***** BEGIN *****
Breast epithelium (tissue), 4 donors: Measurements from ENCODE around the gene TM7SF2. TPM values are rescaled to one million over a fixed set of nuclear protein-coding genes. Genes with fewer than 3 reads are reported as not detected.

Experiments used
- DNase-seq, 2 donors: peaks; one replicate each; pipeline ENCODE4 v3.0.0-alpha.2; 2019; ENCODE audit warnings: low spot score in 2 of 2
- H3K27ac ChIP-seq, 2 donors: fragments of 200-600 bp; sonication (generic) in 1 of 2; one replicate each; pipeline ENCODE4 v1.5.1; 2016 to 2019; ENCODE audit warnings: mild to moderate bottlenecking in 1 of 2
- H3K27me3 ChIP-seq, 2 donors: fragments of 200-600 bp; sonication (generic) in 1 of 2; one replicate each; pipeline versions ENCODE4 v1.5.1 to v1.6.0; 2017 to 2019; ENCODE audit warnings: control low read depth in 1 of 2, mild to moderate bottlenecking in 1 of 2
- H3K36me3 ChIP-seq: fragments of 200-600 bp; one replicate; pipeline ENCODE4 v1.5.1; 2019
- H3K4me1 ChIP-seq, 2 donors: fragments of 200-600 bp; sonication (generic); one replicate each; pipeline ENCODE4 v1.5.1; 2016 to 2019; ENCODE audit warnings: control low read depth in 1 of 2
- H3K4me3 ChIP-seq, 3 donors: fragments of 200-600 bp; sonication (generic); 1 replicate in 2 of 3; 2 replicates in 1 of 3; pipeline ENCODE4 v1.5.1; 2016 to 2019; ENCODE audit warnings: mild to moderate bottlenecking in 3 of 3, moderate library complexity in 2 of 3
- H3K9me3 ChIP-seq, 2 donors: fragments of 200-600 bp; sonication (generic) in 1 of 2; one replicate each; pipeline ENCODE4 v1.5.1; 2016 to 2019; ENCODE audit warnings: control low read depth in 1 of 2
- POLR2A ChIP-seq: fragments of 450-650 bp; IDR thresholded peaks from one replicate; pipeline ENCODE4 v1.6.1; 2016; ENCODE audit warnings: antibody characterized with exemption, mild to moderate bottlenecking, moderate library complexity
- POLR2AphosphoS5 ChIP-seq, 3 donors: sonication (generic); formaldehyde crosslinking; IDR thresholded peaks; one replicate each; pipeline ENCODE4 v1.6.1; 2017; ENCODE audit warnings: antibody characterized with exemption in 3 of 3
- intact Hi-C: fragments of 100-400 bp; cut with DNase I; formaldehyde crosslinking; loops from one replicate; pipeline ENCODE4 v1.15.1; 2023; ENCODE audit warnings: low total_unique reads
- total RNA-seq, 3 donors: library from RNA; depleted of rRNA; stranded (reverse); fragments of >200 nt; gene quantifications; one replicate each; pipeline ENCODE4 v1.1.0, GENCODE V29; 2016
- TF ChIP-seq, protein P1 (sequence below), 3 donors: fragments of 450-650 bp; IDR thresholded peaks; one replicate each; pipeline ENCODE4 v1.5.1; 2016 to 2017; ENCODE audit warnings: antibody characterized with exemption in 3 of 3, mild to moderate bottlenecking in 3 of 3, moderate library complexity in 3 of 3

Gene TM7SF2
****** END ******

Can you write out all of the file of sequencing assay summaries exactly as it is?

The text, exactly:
Breast epithelium (tissue), 4 donors: Measurements from ENCODE around the gene TM7SF2. TPM values are rescaled to one million over a fixed set of nuclear protein-coding genes. Genes with fewer than 3 reads are reported as not detected.

Experiments used
- DNase-seq, 2 donors: peaks; one replicate each; pipeline ENCODE4 v3.0.0-alpha.2; 2019; ENCODE audit warnings: low spot score in 2 of 2
- H3K27ac ChIP-seq, 2 donors: fragments of 200-600 bp; sonication (generic) in 1 of 2; one replicate each; pipeline ENCODE4 v1.5.1; 2016 to 2019; ENCODE audit warnings: mild to moderate bottlenecking in 1 of 2
- H3K27me3 ChIP-seq, 2 donors: fragments of 200-600 bp; sonication (generic) in 1 of 2; one replicate each; pipeline versions ENCODE4 v1.5.1 to v1.6.0; 2017 to 2019; ENCODE audit warnings: control low read depth in 1 of 2, mild to moderate bottlenecking in 1 of 2
- H3K36me3 ChIP-seq: fragments of 200-600 bp; one replicate; pipeline ENCODE4 v1.5.1; 2019
- H3K4me1 ChIP-seq, 2 donors: fragments of 200-600 bp; sonication (generic); one replicate each; pipeline ENCODE4 v1.5.1; 2016 to 2019; ENCODE audit warnings: control low read depth in 1 of 2
- H3K4me3 ChIP-seq, 3 donors: fragments of 200-600 bp; sonication (generic); 1 replicate in 2 of 3; 2 replicates in 1 of 3; pipeline ENCODE4 v1.5.1; 2016 to 2019; ENCODE audit warnings: mild to moderate bottlenecking in 3 of 3, moderate library complexity in 2 of 3
- H3K9me3 ChIP-seq, 2 donors: fragments of 200-600 bp; sonication (generic) in 1 of 2; one replicate each; pipeline ENCODE4 v1.5.1; 2016 to 2019; ENCODE audit warnings: control low read depth in 1 of 2
- POLR2A ChIP-seq: fragments of 450-650 bp; IDR thresholded peaks from one replicate; pipeline ENCODE4 v1.6.1; 2016; ENCODE audit warnings: antibody characterized with exemption, mild to moderate bottlenecking, moderate library complexity
- POLR2AphosphoS5 ChIP-seq, 3 donors: sonication (generic); formaldehyde crosslinking; IDR thresholded peaks; one replicate each; pipeline ENCODE4 v1.6.1; 2017; ENCODE audit warnings: antibody characterized with exemption in 3 of 3
- intact Hi-C: fragments of 100-400 bp; cut with DNase I; formaldehyde crosslinking; loops from one replicate; pipeline ENCODE4 v1.15.1; 2023; ENCODE audit warnings: low total_unique reads
- total RNA-seq, 3 donors: library from RNA; depleted of rRNA; stranded (reverse); fragments of >200 nt; gene quantifications; one replicate each; pipeline ENCODE4 v1.1.0, GENCODE V29; 2016
- TF ChIP-seq, protein P1 (sequence below), 3 donors: fragments of 450-650 bp; IDR thresholded peaks; one replicate each; pipeline ENCODE4 v1.5.1; 2016 to 2017; ENCODE audit warnings: antibody characterized with exemption in 3 of 3, mild to moderate bottlenecking in 3 of 3, moderate library complexity in 3 of 3

Gene TM7SF2